Mirror Touch, the band’s latest record releasing in October 2017 via Topshelf Records, explores spaces of isolation, loneliness and how it feels when the line between self and other becomes blurred. The record title refers to the condition "Mirror Touch Synesthesia" and the physiological experience of empathy. How can you know yourself, when in public you become everyone else? The songs explore the quest to maintain artistic self-integrity in an industry that seeks to homogenize. Solitary in their process of collaboration, Himes and Vicario produce the music, while Sullivan crafts lyrics and melodies, their attempt at self-preservation against the ever-changing expectations of what music should or should not be. Combining their style of upbeat melodies with a backdrop of darker lyrical themes, an inquiry into their artistic process ultimately reflects a balance between earnest head nods to their favorite sounds with a fierce loyalty to their own sense of self. Website here, Facebook here.

Opening with a textured synth sound 'Paresthesia' quickly develops into a sprightly upbeat track. The vocals add the melody as they seemingly dance above the soundtrack, on this very engaging song.


Robots With Rayguns - Memories (feat Carl Gershon).

Background - Phoenix, AZ-based Synthwave impresario Lucas Patrick Smith, aka Robots with Rayguns, crafts the kind of sunbaked retro pop that perfectly suites West Coast 80’s iconography. Blending modern dance elements like EDM, breakbeat and house with tastefully chopped and pitched vocals, RWR has established a unique tongue-in-cheek electropop aesthetic that’s connected with both new music junkies and the retro revivalists who frequent arcade bars and yearn for classic 80’s vibes, cars and movies.

RWR was one of the first artists to leverage his music by crafting un-official remixes for marquee artists. His debut release, Electro Isn’t Dead, hit in 2010 and its infectious single “Sugarbaby” became popular in the hypem blogosphere with mentions from MTV and Indie Shuffle. The songs fate was sealed via an endorsement tweet from none other than Taylor Swift who also solicited one of RWR hot pink tees. Lucas followed up his debut with official remixes for other synthpop acts like Frankmusik and Color Theory, collaborations with upstarts such as TT The Artist (Diplo, Bauer) and unconventional distribution bundles with BitTorrent and Groupees.

As the time came to record a new album, Lucas felt a slight change in pace was in order… literally. His fifth full length LP, Slow Jams (due out September 2017), is entirely composed of slow to mid-tempo, blistering ballad tracks. A collection of sparkling, synth imbued, mellow vibes that manages to come across as both sexy and bittersweet. Slow Jams with be released digitally and on cassette – a format that Smith asserts “lends to the experience of popping it in and listening to it in its entirety.” Website here, Facebook here.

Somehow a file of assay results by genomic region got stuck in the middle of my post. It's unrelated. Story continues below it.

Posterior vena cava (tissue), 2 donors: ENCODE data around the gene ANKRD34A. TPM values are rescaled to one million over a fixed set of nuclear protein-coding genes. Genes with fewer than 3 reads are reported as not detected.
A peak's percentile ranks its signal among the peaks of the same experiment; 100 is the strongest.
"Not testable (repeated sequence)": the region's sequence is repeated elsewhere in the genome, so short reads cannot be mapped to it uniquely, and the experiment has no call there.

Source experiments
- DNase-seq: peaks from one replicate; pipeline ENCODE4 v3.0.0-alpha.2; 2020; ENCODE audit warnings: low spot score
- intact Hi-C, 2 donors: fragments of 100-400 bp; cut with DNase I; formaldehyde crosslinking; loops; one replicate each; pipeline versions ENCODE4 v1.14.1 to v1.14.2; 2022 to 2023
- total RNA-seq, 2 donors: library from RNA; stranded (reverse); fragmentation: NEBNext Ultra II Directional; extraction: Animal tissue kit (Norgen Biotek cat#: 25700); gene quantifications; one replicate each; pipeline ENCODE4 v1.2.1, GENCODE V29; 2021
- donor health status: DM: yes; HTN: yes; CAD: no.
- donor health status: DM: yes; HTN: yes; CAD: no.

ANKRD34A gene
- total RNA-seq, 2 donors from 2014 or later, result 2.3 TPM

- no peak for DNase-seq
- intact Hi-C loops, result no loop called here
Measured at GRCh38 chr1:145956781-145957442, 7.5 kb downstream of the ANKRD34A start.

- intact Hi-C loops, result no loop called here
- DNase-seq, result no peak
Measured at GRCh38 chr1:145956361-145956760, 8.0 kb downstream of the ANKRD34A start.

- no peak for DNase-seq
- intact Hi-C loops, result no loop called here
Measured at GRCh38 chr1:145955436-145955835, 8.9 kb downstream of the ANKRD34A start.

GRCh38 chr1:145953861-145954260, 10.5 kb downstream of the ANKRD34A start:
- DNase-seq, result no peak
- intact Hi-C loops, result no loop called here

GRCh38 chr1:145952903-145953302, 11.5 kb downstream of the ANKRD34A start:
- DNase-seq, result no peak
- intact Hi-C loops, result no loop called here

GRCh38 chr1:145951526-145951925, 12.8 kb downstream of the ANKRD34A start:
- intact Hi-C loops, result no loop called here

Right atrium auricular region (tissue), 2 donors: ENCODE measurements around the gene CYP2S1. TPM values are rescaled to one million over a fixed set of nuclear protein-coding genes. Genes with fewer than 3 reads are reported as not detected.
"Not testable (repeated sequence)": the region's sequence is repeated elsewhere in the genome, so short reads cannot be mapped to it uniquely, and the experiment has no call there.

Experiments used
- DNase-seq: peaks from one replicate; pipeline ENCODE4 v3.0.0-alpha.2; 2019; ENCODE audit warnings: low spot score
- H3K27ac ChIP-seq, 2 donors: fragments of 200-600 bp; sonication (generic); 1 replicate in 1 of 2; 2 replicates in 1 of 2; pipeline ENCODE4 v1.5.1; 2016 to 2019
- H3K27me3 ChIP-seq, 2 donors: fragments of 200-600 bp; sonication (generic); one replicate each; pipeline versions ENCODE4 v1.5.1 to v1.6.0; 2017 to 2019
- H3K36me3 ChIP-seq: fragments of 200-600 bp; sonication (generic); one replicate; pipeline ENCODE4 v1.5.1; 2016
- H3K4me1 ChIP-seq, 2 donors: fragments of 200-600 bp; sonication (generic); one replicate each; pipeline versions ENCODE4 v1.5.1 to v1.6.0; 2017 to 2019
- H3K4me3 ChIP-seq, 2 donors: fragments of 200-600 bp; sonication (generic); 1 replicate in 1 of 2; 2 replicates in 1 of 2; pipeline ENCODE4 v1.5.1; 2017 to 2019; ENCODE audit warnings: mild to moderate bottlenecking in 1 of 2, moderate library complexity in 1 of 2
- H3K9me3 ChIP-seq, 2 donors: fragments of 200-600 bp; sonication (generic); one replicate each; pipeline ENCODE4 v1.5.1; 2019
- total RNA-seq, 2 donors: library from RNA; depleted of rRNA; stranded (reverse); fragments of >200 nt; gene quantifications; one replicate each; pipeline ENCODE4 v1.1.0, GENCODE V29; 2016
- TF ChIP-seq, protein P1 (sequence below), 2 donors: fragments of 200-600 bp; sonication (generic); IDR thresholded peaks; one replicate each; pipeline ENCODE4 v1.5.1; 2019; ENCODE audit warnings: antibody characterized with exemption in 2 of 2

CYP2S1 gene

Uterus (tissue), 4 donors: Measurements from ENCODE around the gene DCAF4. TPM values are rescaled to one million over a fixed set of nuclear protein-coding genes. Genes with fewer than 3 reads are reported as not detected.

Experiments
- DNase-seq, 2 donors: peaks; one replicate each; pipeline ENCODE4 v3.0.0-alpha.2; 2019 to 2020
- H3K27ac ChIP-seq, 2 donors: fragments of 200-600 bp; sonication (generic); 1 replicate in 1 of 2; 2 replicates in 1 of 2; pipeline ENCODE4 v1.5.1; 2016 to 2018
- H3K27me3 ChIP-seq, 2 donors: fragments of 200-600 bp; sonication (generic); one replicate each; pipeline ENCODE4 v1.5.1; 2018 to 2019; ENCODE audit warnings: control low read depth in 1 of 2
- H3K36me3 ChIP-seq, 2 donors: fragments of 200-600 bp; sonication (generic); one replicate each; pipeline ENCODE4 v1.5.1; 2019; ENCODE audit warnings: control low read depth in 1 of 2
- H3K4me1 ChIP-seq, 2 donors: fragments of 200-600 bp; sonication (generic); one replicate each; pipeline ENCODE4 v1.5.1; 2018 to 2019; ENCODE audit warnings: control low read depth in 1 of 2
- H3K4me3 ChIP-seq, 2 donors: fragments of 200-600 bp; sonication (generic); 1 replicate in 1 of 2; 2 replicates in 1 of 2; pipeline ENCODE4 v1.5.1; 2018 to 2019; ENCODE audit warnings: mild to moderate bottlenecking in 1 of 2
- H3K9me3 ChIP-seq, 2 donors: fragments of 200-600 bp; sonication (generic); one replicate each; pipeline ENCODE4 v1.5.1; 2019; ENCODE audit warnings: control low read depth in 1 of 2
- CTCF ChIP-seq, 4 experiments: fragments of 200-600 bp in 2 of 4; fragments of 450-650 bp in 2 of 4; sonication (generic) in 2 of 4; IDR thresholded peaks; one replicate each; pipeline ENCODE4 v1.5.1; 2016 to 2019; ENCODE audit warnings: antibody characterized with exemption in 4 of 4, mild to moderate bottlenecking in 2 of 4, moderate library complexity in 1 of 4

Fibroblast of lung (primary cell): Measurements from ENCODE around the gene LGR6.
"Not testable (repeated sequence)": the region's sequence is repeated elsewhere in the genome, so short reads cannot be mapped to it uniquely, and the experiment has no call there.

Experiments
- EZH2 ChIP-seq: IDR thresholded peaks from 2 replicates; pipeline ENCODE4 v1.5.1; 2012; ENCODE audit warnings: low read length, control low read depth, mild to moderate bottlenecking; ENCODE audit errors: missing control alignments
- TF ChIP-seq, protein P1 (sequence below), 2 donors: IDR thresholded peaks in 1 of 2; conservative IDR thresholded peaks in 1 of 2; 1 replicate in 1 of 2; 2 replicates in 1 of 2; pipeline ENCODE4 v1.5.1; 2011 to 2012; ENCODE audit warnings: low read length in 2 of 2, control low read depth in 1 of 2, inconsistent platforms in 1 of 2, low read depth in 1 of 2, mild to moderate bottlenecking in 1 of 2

We are soon into a rich array of sweeping synth's on 'Memories' providing a perfect backdrop for some notable and compelling vocals. The song smoothly flows along, dropping a considerable number of hooks as it builds into a more powerful piece.


Loyal Lobos - The Fall.

Background - Heartbreak breeds many things, few of which could be filed under the “good stuff” column- tears, Oreo addictions, questionable hookups, impulsive bangs. And yet, sometimes a heartbreak, and the relationship that preceeded it, can signify a shift, a pivot, some change in the fundamental direction of a life. Perhaps hearts don’t break after all; perhaps they just change directions.  

Such was the case with Loyal Lobos, the nom de musique of Bogotá native Andrea Silva. An entanglement with a Nashville man frayed, then snapped. Silva was left heartbroken, but in the midst of her sadness, inspiration struck. She set aside her previous musical projects and dove headfirst into guitar-driven folk music. In the ruins of a relationship, Loyal Lobos was born.

The seeds of Loyal Lobos were planted in Silva’s childhood in Colombia. Years spent steeped in her parents jazz records imparted a flair for melody. Growing up in a culture that prized machismo and conventional female beauty fostered a desire to empower women. A series of childhood performances gave her the confidence to perform. And finally, a the decision to attend music school in the US cemented it all.

Loyal Lobos’ music lives in the liminal space between folk, rock and country. Abandoning the synth-pop leanings of her earlier music for something more , Silva’s output as Loyal Lobos finds her stripping everything away. Armed with a guitar and a sinuous voice (and some occasional backup), Loyal Lobos presents delicately transcribed missives from Silva’s most internal worlds. She deliberately orients her songs, she tells me, in a place of sadness, of yearning, of emotional semi-darkness. “There’s such beauty in sadness,” she tells me. “People forget that. There has to be darkness for there to also be light.” Taking the confessional lyricism of singer-songwriters like Elliot Smith, and infusing it with her penchant for haunting melodies, Loyal Lobos sets out to create a synthesis of music and lyrics, and ultimately chart the unexplored recess of human feeling.

In September, Silva will release The Fall, a warm, intricate collection of melancholic folk songs, and her debut EP. The Fall focuses, naturally, on heartbreak, an experience Silva points out is both universal and deeply specific. The title track and debut single showcases both the vibrancy of Silva's voice and her capability for nuance. It's a song that makes loss seem like an appropriate object of nostalgia, that makes that heartbroken hair decision seem less awful and more like something to treasured. After all, as The Fall and Loyal Lobos remind us, heartbreaks aren't all bad. Sometimes they're pivot points- moments in which we change the course of what we're doing in search of something great, in which our destinies become malleable enough to change them. Facebook here.

'The Fall' is already proving popular, which is well deserved. This is a powerful and beautiful song where the rapid tempo works so well with Andrea Silva's appealing and dreamy vocals.